Appeals from orders of Court of Common Pleas of Allegheny County, Oct. T., 1963, No. 3105, and April T., 1963, No. 32, in cases of Evelyn Walker v. The Ohio River Company; Lyndell Wilson v. Same.
Harry Alan Sherman, with him S. Eldridge Sampliner, for appellants.
Harold R. Schmidt, with him Anthony J. Polito, and Rose, Houston, Cooper and Schmidt, for appellee.
Bell, C. J., Musmanno, Jones, Cohen, Eagen and O'Brien, JJ. Opinion by Mr. Justice Musmanno.
We have here two separate appeals in two separate suits involving the same issue.
The two plaintiffs, Evelyn Walker and Lyndell Wilson, were both employees (seawomen) of the defendant company, each claiming that she sustained personal injuries while performing services in behalf of the defendant on a vessel owned by the defendant; their injuries having been caused by the defendant's negligence and unseaworthiness of the vessel involved.
Their separate complaints alleged a cause of action in trespass both under the Act of Congress known as the Merchant Marine Act (Title 46 U.S.C., Ch. 18, § 688) allowing an action for damages at law for personal
injuries and under the "Doctrine of Seaworthiness". Each complaint also alleged in a second count a claim under the maritime type of employment contract requiring the defendant to pay the plaintiffs' maintenance and cure for the past and into the future.
The plaintiff Lyndell Wilson in her complaint alleged she was injured on September 16, 1961, while an employee on a merchant marine vessel (M/V Bob Benter) plying the Ohio, moving upriver toward Pittsburgh, when the vessel was so negligently navigated that it jolted and jerked, causing her to slip, stumble and fall backwards while carrying a container of potatoes from the storeroom in the galley to the main deck via a flight of stairs, in pursuance of peremptory orders.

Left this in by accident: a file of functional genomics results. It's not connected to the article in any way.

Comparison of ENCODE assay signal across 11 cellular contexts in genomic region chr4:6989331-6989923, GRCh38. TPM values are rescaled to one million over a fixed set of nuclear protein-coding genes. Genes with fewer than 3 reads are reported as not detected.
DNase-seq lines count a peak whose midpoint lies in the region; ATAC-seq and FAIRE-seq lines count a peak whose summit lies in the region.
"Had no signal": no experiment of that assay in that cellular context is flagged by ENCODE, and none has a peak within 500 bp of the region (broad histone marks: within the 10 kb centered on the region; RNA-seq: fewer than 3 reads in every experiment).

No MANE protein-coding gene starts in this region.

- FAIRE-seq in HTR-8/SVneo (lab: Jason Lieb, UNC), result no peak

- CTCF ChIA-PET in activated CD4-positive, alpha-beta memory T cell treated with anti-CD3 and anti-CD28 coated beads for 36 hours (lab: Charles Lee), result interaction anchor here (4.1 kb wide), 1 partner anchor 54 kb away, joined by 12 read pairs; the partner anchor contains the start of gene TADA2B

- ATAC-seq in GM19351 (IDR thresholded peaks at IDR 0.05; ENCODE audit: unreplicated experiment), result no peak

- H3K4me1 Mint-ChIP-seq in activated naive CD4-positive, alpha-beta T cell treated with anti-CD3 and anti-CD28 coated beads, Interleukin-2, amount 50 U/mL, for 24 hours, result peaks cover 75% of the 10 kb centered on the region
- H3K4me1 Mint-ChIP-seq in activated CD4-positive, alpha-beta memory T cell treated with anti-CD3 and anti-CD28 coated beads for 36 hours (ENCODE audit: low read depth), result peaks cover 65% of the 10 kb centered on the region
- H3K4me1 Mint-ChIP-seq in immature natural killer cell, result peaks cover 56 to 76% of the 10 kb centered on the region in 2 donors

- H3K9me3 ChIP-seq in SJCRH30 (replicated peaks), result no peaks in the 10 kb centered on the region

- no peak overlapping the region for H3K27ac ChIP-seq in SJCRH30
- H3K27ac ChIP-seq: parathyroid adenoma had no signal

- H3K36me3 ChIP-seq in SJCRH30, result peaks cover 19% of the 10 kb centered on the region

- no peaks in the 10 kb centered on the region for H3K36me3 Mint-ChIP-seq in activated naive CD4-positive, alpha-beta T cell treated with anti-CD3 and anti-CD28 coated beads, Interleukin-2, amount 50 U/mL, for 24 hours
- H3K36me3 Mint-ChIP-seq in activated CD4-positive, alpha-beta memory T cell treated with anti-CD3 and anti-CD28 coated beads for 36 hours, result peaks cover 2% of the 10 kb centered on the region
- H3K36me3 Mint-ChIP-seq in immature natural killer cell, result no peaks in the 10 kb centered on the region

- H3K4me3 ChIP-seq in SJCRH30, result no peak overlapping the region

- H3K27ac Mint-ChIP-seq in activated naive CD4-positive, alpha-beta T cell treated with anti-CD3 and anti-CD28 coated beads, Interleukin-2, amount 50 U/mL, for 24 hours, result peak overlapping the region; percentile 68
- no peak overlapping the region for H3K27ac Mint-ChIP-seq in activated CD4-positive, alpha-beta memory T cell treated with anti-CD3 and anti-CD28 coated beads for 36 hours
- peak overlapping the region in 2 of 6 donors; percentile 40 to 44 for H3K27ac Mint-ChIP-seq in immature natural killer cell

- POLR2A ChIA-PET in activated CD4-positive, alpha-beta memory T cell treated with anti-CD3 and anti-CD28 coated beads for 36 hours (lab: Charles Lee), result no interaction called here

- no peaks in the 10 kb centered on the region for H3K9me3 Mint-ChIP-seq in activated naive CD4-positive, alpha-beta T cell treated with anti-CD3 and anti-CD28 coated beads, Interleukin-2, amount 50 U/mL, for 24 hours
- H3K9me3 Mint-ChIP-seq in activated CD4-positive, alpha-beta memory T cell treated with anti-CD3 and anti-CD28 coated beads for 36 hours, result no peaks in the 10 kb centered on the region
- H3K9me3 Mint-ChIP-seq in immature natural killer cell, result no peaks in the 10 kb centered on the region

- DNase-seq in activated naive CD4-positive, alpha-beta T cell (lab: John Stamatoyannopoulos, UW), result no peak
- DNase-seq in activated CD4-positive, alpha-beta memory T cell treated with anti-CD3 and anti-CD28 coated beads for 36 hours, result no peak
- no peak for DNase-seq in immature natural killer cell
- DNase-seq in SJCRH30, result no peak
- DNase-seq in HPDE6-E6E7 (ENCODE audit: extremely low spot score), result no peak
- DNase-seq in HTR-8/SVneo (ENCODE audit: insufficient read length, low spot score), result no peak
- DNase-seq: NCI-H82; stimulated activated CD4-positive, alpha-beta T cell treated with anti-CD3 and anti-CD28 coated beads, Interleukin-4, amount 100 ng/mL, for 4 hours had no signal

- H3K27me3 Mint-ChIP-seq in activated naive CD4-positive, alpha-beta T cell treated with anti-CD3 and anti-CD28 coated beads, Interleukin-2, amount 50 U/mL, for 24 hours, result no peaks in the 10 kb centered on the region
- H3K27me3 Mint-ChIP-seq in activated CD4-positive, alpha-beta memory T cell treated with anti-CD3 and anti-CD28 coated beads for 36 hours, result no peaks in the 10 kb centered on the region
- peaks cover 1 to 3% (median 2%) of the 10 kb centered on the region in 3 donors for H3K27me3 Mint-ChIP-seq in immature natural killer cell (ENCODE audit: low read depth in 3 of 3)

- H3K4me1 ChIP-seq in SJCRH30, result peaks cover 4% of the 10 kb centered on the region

The plaintiff Evelyn Walker averred that she was injured as an employee on the defendant towboat, the "Robert P. Tibolt", as the vessel moved upboard on the Ohio from Cincinnati, the vessel suddenly lurching, impelling her to lose balance as she was lifting a 60-pound mattress, an operation usually performed by a man.
The defendant, the Ohio River Company, filed, in each action, preliminary objections, including, inter alia, a motion to dismiss, under the doctrine of forum non conveniens, which the court below granted. The plaintiffs appealed. In dismissing the Walker lawsuit the court pointed out that the plaintiff resides in Manchester, Ohio, some 70 miles from Cincinnati where the defendant has a place of business, that most of the shipboard witnesses are residents of Ohio, and that the plaintiff was hospitalized in Ohio although now obtaining further treatment in Pittsburgh. It then said that: "In view of the fact that service of process on ...